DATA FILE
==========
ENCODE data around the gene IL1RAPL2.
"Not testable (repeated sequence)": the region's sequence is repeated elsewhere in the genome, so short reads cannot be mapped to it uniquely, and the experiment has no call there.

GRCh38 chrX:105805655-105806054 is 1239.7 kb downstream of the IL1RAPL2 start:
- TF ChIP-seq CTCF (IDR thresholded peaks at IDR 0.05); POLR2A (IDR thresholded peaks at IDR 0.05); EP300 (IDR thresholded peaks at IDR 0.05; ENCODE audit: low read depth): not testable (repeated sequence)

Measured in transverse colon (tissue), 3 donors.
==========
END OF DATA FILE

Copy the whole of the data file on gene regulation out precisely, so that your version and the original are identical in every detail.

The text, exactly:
ENCODE data around the gene IL1RAPL2.
"Not testable (repeated sequence)": the region's sequence is repeated elsewhere in the genome, so short reads cannot be mapped to it uniquely, and the experiment has no call there.

GRCh38 chrX:105805655-105806054 is 1239.7 kb downstream of the IL1RAPL2 start:
- TF ChIP-seq CTCF (IDR thresholded peaks at IDR 0.05); POLR2A (IDR thresholded peaks at IDR 0.05); EP300 (IDR thresholded peaks at IDR 0.05; ENCODE audit: low read depth): not testable (repeated sequence)

Measured in transverse colon (tissue), 3 donors.